Extractum Dioscoreae.—Extract of Dioscorea.

Botanical name: 

Related entry: Dioscorea.—Wild Yam

SYNONYM: Dioscorein.

Preparation.—Make a saturated tincture of the powdered root of Dioscorea villosa, and filter; add the tincture to its weight of water, and carefully distill off the alcohol; the resinoid principle will be left behind in the water, collect, dry, and pulverize it. This is the original formula as named to me by Mr. Wm. S. Merrell, for its preparation, about the time of its introduction to the profession.

History and Description.—The profession is indebted to Mr. Wm. S. Merrell for the preparation and introduction of this agent; it having been first prepared by him in the winter of 1852-3. Dr. T. L. A. Greve states that the article which has been sold for some years past, and is still sold under the name of Dioscorein, is the alcoholic extract of the root, dried and powdered (King). This statement of Dr. Greve is in accordance with our views, and we believe that the term Dioscorein is improper. This preparation and a few others of similar composition are retained in the class of extracts which they occupied in preceding editions of this publication. (See remarks on resinoids and concentrations under Resina Podophylli).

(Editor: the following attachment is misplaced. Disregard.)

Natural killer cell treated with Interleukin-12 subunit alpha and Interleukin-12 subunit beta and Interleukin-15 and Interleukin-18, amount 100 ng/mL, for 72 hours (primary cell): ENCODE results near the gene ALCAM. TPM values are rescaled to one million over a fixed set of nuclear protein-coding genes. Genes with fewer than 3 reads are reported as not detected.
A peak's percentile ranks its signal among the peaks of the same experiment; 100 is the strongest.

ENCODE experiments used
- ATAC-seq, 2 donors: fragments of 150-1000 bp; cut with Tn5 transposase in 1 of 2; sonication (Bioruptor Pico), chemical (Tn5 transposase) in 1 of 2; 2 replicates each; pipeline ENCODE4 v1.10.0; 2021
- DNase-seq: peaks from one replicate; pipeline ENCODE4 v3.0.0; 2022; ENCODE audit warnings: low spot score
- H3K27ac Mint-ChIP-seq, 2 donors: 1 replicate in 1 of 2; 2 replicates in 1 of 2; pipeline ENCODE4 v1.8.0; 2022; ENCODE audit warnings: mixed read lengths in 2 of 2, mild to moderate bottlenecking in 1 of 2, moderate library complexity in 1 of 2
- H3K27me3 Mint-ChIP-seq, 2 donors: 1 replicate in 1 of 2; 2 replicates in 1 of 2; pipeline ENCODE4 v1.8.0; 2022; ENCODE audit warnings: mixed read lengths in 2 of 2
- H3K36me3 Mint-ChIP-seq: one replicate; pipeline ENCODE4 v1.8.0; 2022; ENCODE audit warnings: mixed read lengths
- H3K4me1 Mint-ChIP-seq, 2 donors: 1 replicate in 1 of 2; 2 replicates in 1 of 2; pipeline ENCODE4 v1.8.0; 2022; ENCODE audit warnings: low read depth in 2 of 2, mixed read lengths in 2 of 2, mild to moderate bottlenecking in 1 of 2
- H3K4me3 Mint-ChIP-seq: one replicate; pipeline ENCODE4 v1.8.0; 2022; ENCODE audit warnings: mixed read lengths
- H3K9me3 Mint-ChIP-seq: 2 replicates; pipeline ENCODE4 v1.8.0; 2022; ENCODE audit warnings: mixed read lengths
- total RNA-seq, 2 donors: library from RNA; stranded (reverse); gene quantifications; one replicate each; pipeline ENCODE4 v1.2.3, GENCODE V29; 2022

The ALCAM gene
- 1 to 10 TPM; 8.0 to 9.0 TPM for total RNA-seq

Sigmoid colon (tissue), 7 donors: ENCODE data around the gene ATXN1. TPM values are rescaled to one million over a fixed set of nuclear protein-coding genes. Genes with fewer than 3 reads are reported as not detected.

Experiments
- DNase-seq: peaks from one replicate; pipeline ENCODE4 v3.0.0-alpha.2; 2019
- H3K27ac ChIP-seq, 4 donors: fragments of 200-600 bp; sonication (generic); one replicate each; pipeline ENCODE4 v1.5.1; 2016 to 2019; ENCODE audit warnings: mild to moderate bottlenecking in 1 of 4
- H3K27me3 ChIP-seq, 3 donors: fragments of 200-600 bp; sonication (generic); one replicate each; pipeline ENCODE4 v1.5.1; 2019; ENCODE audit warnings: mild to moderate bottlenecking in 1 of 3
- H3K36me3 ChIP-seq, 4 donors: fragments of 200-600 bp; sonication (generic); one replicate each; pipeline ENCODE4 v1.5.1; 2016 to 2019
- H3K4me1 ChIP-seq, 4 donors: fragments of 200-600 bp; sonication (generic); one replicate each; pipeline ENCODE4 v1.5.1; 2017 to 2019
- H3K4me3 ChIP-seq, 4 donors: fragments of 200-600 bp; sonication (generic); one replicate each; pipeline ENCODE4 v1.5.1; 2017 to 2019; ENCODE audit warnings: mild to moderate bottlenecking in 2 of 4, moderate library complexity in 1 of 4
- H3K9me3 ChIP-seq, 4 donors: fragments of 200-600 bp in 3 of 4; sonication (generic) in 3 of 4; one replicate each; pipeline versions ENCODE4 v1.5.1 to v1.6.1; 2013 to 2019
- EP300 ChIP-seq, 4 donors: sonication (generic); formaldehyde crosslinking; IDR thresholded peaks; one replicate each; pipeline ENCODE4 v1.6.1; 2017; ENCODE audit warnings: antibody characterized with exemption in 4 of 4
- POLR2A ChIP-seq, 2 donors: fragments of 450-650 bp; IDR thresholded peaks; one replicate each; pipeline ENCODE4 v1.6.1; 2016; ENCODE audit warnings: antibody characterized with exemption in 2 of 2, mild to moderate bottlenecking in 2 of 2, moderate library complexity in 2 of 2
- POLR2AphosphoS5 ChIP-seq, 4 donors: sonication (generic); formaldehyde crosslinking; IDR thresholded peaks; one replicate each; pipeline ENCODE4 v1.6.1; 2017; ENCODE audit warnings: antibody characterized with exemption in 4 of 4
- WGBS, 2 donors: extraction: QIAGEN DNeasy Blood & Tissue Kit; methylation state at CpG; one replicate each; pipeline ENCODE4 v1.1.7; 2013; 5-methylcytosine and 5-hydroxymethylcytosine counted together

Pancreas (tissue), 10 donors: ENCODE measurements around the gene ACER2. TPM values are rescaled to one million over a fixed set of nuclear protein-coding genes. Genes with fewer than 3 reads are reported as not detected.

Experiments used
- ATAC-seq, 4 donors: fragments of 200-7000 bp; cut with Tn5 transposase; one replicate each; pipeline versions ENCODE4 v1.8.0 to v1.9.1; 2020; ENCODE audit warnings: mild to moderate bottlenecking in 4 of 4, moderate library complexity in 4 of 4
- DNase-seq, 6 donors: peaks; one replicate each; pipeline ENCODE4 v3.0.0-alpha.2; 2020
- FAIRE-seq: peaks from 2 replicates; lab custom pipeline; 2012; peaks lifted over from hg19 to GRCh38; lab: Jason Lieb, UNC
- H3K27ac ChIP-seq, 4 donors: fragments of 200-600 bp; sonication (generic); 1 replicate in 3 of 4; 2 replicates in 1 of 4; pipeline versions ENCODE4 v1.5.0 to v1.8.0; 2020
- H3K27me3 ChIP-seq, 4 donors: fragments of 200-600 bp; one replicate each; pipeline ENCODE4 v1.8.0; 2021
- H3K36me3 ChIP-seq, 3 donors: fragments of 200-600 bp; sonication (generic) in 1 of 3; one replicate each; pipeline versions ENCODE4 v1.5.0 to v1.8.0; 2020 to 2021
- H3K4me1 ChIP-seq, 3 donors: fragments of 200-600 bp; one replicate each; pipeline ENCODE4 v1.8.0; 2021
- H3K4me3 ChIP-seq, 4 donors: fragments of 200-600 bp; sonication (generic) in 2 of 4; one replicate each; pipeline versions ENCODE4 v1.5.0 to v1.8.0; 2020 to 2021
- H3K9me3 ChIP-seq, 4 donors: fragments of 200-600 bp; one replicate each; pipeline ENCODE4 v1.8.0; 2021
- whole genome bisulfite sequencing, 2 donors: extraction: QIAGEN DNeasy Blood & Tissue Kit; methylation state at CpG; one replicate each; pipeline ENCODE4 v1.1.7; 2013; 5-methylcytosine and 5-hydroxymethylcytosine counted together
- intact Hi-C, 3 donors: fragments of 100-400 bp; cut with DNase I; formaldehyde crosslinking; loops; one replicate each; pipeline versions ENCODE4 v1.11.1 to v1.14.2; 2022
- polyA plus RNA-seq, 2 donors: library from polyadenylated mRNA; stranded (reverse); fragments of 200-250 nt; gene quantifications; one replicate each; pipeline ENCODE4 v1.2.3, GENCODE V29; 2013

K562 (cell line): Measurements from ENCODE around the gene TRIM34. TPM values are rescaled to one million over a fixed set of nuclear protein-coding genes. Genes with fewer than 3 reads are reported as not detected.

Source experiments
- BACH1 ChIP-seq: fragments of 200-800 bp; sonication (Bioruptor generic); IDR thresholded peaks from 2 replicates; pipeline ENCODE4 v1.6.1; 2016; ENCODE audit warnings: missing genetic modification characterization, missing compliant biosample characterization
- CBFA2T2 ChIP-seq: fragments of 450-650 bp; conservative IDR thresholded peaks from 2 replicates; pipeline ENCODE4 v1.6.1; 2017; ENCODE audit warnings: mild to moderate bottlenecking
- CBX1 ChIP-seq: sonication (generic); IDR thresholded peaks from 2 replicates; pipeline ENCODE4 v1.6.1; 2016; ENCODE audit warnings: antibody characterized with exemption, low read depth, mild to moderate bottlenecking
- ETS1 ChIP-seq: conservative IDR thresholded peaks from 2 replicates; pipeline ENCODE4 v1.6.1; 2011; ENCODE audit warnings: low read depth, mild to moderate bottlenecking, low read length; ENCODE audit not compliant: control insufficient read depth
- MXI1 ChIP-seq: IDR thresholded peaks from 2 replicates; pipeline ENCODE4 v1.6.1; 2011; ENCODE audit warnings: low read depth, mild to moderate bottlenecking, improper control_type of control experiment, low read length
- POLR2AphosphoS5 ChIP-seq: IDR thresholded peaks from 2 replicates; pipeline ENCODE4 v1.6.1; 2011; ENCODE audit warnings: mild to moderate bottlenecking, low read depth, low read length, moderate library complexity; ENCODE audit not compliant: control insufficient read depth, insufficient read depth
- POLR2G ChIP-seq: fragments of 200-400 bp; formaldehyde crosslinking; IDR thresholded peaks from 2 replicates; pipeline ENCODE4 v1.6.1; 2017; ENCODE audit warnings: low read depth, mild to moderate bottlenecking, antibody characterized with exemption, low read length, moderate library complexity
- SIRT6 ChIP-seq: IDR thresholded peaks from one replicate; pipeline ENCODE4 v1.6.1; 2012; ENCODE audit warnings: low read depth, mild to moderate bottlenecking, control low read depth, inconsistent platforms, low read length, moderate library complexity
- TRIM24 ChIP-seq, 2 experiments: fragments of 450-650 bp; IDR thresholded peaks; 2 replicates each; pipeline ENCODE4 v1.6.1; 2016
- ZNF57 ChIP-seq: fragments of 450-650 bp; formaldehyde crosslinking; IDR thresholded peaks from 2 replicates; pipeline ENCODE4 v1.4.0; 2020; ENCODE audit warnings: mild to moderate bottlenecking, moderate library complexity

Medical Uses and Dosage.—Extract of dioscorea possesses the properties of the crude root in an eminent degree, and is undoubtedly as much a specific in bilious colic, as quinine is in intermittents. In a severe case of bilious colic, pronounced past hope by several physicians, 4 grains rubbed up with a tablespoonful of brandy afforded prompt relief, and a repetition of the dose, in about 20 minutes from the time of taking the first, effected a cure. In ordinary cases, 1 or 2 grains of this extract may be administered every 5, 10, or 20 minutes, according to the urgency of the case. In flatulence, borborygmi, etc., it may be advantageously combined with ginger, extract of aletris, or of asclepias; in many forms of uterine disease its union with resin of black cohosh, oleoresin of senecio, resin of blue cohosh, etc., will prove very useful; and it may be combined with the extract of Cornus sericea, to overcome the nausea and vomiting of pregnant females. In cramp of the stomach, or painful spasmodic affections of the bowels, a pill or powder composed of equal parts of extract of dioscorea, resin of blue cohosh, and extract of high cranberry bark, will be found a remedy of great value, as well as in after-pains; the mixture should be given in 3 or 4-grain doses, and repeated every half hour or hour. It is strictly an American remedy, of great value. Dose, from 1 to 4 grains, repeated as circumstances require (J. King).

King's American Dispensatory, 1898, was written by Harvey Wickes Felter, M.D., and John Uri Lloyd, Phr. M., Ph. D.